Thursday, 8 September 2016

Beethoven pancakes

My wife often says to our boys that she's made their lunches "avec amour". Can they taste that, I wonder? If someone who didn't love them made their lunches would they notice the missing ingredient?

Me, well I usually cook with music. On Saturday mornings I like to prepare a big breakfast to start the weekend. Often it's pancakes, ready in around 40 minutes from tipping the flour to flipping the last pancake. That's also the time needed to listen to Beethoven's violin concerto, a swooping soaring sound-track to my cooking that puts me in great humour - so it's a crucial part of the recipe.

Of course it doesn't have to be that particular piece of music but it's one that I've really been in to recently, ever since I heard Nigel Kennedy playing  it on the CBC. And a benefit of this era of music streaming is that every Saturday I can listen to a different version of the concerto and taste its influence on my cooking!

This is how it works. Start with any basic pancake recipe, such as the stunning oatmeal one below. Then add the Beethoven concerto, at a high volume! Here, for your consideration, are five different versions that I've used in my recipe. These recordings are all brilliant in their own way, but quite distinct.

Anne Sophie Mutter / Berlin Philharmonic with Herbert van Karajan
This makes a very rich pancake, butter and cinnamon are a must, and it has to be served with a lot of maple syrup. That's the van Karajan influence - he doesn't want you to miss a-n-y-t-h-i-n-g. Consequently it's a bit slower to finish than the others and I must admit to find it a little bit heavy, but that provides the perfect excuse for sitting back afterwards with a book and a big pot of coffee.

Nigel Kennedy / Polish Chamber Orchestra
This recipe takes less time than the others because the measurements are a bit imprecise and the tempo is rubato'ing all over the place but it's so exciting with flour going everywhere! And Nigel's cadenza just rocks!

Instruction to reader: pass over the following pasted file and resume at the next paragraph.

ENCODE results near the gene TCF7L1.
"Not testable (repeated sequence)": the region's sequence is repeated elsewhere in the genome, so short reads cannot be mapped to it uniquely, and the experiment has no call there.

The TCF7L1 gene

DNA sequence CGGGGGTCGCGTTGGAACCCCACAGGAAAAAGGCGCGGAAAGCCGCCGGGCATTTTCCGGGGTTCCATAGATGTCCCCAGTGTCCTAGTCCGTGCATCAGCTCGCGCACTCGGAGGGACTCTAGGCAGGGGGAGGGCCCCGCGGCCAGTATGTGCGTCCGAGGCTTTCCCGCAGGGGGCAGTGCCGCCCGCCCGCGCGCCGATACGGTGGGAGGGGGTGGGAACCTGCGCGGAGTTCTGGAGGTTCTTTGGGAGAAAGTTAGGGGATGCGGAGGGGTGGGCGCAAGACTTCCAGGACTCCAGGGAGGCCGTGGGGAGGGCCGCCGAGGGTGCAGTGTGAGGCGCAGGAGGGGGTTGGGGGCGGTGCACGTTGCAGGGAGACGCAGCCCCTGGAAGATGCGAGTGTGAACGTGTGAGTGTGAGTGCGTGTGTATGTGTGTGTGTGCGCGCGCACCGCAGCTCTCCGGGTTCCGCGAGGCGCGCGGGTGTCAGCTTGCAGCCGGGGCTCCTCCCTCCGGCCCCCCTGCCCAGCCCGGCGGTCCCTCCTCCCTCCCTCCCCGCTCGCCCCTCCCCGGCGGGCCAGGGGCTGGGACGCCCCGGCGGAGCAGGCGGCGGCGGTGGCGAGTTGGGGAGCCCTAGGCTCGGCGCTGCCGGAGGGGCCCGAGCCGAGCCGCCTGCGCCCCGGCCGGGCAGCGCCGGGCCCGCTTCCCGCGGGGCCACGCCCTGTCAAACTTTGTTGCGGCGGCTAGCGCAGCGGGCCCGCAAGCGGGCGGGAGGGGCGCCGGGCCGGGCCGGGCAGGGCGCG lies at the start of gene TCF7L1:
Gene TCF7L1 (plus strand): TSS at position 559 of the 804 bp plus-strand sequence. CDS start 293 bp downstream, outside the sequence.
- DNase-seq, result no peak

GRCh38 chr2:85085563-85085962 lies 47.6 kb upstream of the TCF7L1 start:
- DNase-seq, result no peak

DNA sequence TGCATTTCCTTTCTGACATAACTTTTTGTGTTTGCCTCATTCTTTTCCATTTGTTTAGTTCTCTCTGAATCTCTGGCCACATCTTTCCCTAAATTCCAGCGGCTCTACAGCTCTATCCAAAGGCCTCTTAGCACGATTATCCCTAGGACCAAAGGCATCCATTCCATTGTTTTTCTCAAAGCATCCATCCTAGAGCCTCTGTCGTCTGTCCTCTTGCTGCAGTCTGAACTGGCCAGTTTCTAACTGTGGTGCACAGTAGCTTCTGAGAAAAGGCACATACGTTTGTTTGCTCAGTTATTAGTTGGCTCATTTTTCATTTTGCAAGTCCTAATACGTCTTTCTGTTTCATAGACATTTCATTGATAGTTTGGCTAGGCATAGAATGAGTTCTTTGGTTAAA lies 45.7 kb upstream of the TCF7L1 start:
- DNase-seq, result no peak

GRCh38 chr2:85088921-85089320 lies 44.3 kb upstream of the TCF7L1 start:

Joshua Bell / Camerata Salzburg
Makes flat pancakes that are flat as pancakes. Sorry Joshua, but with all these choices I won't be making these again unless I run out of baking powder...

Isabelle Faust / Orchestra Mozart with Claudio Abbado
The measures are precise and everything is well controlled,  it rises beautifully in the pan and then melts away in your mouth while breaking your heart.  A pancake and a concerto for perfectionists.

Itzhak Perlman / Berlin Philharmonic with Daniel Barenboim
It starts slowly, but it's so bittersweet, sad yet joyful. I don't yet know how to make pancakes to match the tone of Perlman's playing - it's a goal for an upcoming Saturday. Some dark chocolate perhaps? When I made these last Saturday my 8-year-old son helped me, little no-longer-so-little Phil, and I had tears in my eyes. They were beautiful pancakes and they were made with music, and with love too.


Oatmeal pancakes for 5 (i.e. 15 to 18 pancakes)

In the 1st bowl:
600ml of quick cook oatmeal flakes (or around 4 handfuls if you're doing the Kennedy)
750ml of milk

In the 2nd bowl:
375ml of flour (2 handfuls for Kennedy?)
2 tablespoons of sugar (or 29.5ml for the Faust)
3 heaped teaspoons of baking powder (halve if you're doing the Bell)
1 teaspoon of salt
1 teaspoon of cinnamon (double if you're doing the Mutter)

In the 3rd bowl:
4 eggs, beaten
1 teaspoon of vanilla essence
125ml of olive oil (or half olive oil and half melted butter for the Mutter)

Pour the 3rd bowl in to the 1st bowl and stir (wipe away a tear if it's the Perlman)
Slowly pour the 2nd bowl in to the 1st bowl and stir

Start cooking!
(Hurry the hell up if you're doing the Kennedy, he's already in the third movement by now!)



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